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Leaking toilets are the most common cause of high water bills.  Nine out of ten complaints that water utilities receive about high water bills can be traced to leaking toilets. People tend to repair drippy faucets because the drips are visible and annoying.  Whereas, it's easier to overlook the leaking toilet.

There are a number of signs that a toilet needs some repairs, but many toilets leak without conspicuous indications of trouble.  Here are some of the obvious signs of a leaking toilet:  If you have to jiggle the handle to make a toilet stop running.  Any sounds coming from a toilet that is not being used are sure signs of leaks.  If you have to hold the handle down to allow the tank to empty.  If you see water running over the top of the overflow, you definitely have a leaking refill valve.  If you are unsure whether or not water is running over the top of the overflow pipe; sprinkle talcum powder on top of the water in the tank, and you can clearly see whether or not it is.  If you can see water trickling down the sides of the toilet bowl long after it's been flushed; if water drips out of the refill tube into the overflow pipe; if a toilet turns the water on for 15 seconds or so without you touching the handle (otherwise known as the phantom flusher).





The Dye Test

     However, even if your toilet doesn't have any of these symptoms, it's still possible that it is leaking.  These leaks are known as SILENT LEAKS, because they usually go undetected. There is an easy test you can do that will positively tell you whether or not your toilet is leaking.  There is a second test that tells you what part inside the tank is responsible and needs fixing.

    Remove the cover on the toilet tank and carefully set it aside so it can't be accidentally knocked over and cracked. Remove any "in-tank" bowl cleaners that color the water and begin the test with clear water in the tank as well as in the bowl.  You'll need some dye.  We recommend food coloring, instant coffee or powdered fruit drink mix (especially grape). Put enough dye in the tank water to give the water a deep color.  Wait 30 minutes and make sure nobody uses the toilet. In 30 minutes if you find any of the dyed water is now in the toilet bowl--your toilet is leaking.  A properly operating toilet will store water in the tank indefinitely without any water running into the bowl.  Some think that water is supposed to be running in the toilet bowl to help keep it clean and others think leaking toilets result in water on the floor.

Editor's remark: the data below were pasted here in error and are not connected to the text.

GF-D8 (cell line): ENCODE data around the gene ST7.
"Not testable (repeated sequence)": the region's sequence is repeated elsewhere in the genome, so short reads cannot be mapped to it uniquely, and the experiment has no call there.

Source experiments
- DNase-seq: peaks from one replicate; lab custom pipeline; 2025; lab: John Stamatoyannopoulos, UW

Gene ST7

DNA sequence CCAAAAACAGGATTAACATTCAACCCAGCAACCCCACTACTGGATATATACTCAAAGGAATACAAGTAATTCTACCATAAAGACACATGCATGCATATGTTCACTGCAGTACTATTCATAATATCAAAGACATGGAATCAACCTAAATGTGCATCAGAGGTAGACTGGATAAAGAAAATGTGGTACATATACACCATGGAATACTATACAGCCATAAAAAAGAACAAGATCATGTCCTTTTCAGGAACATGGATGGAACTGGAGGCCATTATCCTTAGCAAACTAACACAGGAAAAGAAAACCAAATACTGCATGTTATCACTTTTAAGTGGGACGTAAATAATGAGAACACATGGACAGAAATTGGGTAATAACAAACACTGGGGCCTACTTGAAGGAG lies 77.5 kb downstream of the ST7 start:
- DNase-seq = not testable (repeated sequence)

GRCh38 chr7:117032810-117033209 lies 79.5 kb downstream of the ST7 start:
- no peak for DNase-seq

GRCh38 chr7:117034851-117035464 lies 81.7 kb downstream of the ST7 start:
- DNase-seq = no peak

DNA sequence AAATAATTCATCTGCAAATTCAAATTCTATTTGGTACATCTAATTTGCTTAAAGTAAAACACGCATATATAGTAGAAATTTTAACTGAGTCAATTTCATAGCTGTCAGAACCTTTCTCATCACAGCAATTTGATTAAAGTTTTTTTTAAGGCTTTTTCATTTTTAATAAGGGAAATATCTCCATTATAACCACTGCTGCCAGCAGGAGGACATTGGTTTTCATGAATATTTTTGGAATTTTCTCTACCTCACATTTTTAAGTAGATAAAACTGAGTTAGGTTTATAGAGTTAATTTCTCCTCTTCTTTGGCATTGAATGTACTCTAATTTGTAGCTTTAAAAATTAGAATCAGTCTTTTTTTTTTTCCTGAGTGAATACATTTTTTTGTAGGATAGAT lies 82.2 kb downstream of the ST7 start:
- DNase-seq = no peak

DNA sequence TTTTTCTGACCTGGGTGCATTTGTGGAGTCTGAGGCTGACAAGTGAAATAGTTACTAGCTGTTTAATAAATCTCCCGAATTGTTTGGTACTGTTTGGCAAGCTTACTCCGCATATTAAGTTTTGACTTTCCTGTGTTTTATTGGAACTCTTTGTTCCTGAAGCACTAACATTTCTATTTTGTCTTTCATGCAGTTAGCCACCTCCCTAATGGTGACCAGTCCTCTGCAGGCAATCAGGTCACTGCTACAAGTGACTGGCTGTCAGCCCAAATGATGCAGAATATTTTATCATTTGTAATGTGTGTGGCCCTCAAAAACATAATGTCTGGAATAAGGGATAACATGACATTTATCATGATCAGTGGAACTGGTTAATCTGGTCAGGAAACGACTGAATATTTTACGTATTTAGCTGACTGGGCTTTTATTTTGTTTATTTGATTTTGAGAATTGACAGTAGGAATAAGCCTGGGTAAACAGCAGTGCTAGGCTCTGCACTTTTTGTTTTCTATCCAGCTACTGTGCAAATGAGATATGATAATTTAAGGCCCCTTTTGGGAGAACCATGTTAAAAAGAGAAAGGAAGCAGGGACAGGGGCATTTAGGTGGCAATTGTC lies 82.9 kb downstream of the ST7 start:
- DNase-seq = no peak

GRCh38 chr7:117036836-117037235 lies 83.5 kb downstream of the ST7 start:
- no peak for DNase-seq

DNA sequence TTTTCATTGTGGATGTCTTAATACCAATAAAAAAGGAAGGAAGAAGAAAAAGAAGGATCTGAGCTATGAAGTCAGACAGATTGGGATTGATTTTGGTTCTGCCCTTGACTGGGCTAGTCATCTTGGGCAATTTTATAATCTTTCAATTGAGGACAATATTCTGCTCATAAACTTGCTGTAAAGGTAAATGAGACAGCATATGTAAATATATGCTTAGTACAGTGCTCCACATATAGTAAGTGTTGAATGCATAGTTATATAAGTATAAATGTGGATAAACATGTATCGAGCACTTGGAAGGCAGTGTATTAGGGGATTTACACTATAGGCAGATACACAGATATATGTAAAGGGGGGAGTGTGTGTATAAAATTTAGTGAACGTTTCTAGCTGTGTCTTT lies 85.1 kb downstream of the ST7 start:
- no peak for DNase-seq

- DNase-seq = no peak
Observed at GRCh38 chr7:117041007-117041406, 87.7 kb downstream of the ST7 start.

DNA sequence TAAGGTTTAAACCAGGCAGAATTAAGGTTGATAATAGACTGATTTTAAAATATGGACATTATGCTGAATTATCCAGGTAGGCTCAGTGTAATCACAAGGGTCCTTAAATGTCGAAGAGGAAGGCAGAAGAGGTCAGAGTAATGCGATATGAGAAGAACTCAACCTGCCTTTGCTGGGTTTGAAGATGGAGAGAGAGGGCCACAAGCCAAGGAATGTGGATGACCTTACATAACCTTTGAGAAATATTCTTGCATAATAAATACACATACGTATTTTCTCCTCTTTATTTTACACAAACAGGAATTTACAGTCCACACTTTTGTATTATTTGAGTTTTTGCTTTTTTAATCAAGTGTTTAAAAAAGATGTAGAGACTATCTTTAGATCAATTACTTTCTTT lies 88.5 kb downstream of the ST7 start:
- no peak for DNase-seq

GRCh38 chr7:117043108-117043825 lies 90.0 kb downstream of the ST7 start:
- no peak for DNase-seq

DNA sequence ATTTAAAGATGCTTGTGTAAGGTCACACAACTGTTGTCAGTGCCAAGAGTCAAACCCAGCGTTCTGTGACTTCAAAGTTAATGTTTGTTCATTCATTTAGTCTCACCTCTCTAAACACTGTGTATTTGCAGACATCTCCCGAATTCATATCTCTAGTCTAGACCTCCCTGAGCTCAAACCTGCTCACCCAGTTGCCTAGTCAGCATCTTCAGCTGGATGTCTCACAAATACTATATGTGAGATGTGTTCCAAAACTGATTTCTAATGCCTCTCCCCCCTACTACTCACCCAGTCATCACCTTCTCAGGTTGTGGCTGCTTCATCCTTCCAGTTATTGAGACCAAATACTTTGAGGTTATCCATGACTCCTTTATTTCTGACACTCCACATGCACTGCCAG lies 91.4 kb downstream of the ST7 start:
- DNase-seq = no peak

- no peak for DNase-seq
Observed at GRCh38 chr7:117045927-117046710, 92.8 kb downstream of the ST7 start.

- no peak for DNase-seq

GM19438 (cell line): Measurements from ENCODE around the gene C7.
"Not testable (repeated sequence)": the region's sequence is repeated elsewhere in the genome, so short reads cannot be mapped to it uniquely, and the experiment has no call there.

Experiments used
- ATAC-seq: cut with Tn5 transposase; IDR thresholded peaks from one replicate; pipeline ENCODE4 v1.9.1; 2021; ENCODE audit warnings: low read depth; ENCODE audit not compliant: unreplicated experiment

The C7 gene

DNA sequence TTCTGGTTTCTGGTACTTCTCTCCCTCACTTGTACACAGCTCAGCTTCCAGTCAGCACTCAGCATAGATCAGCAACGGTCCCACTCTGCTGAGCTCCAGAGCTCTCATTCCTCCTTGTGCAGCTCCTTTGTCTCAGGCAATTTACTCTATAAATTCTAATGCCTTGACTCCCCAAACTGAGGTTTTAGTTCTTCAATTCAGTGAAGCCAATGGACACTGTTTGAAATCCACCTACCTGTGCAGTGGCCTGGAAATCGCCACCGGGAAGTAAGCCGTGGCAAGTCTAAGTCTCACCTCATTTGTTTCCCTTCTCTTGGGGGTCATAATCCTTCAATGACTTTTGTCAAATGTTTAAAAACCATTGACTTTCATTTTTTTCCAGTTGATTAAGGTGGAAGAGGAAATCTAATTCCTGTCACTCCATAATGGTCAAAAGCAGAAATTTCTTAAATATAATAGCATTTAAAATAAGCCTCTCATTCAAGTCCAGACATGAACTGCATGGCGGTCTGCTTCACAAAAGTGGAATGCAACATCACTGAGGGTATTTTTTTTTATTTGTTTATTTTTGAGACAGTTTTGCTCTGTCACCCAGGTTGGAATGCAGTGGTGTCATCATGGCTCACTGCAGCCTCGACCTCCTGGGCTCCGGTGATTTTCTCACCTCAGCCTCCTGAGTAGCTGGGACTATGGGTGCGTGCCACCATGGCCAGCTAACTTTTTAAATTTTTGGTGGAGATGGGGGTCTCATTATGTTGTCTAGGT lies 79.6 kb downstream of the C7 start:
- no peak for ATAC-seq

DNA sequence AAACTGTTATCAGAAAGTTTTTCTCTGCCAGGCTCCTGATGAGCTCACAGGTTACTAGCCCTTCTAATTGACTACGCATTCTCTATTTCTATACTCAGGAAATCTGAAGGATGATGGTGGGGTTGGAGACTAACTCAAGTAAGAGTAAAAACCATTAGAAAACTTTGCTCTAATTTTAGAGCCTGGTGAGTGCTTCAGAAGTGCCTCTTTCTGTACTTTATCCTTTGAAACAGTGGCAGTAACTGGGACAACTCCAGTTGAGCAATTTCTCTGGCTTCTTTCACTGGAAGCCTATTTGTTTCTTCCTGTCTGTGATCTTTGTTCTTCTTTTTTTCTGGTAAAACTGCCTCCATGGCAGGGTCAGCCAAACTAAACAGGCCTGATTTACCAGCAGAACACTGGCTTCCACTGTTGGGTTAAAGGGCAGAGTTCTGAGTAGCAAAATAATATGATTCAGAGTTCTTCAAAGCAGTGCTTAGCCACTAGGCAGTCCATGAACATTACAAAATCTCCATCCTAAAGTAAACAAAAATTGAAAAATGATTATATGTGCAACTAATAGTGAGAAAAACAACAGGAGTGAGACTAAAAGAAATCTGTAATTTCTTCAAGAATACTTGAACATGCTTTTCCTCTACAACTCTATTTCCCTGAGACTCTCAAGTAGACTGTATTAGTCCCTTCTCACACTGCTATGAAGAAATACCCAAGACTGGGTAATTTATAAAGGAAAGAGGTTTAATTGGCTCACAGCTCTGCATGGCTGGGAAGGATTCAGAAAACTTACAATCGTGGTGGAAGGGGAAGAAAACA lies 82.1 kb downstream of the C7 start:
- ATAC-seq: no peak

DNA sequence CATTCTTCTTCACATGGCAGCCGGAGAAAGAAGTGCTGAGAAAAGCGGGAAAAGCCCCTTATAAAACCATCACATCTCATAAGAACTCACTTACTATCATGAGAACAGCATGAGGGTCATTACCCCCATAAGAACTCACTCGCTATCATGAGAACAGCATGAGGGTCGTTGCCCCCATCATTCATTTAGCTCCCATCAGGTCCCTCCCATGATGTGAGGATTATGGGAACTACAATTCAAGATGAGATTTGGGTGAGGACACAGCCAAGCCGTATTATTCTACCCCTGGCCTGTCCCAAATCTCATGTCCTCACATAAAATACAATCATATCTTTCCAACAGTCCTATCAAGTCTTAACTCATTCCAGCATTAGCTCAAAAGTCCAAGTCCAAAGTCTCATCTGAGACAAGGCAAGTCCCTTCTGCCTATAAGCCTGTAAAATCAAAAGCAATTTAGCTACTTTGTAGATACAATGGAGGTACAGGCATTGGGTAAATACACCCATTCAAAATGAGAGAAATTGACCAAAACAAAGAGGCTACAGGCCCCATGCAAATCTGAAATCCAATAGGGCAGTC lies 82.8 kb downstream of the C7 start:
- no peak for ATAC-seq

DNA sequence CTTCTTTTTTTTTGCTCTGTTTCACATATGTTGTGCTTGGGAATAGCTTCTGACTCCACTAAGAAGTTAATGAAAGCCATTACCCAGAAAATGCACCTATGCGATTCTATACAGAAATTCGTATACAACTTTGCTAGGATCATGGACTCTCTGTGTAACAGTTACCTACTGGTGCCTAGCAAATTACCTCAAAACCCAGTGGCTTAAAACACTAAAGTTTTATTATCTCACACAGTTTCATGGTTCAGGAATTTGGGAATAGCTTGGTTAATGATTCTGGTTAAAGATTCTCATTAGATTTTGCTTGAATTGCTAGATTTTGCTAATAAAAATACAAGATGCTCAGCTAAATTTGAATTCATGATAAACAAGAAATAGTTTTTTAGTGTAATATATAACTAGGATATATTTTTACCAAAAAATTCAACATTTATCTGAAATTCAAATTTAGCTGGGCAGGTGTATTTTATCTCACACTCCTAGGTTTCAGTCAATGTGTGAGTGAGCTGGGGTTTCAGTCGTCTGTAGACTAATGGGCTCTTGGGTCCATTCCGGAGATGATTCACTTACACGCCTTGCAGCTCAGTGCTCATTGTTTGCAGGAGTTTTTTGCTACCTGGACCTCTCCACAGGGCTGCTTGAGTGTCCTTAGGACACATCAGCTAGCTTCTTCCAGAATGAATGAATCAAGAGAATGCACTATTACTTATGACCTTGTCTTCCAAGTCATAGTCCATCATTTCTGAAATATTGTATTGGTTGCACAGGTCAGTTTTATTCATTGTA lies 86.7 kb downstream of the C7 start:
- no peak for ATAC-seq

Water on the floor around a toilet is certainly a problem. It can be dripping off a sweaty toilet tank during humid weather; it can mean the wax sealing ring under the bowl has disintegrated, or the bowl is cracked; or it can mean the connections under the tank are leaking.

    So for now, let's say you've done the dye test and found your toilet is leaking, you now have to find out which part is the culprit ... the flush valve or the refill valve.  And there's another simple little test that points to the perpetrator of the crime.

    Draw a pencil line on the back wall of the tank on the inside of the tank at the water line.  Then turn the water supply off, either under the tank or at the main shutoff ~~ wait 20 to 30 minutes.  If the water level remains at the pencil mark ~~ the leak is occurring at the REFILL VALVE, the unit in the left side of the tank.  If the water level falls below the pencil mark ~~ the leak is in the FLUSH VALVE, the unit located in the center of the tank.

    Remember to thoroughly clean both the tank and the bowl as soon as you finish the dye test.     We hope this information will help you with any toilet problems that you may have.

Heber Springs Water & Wastewater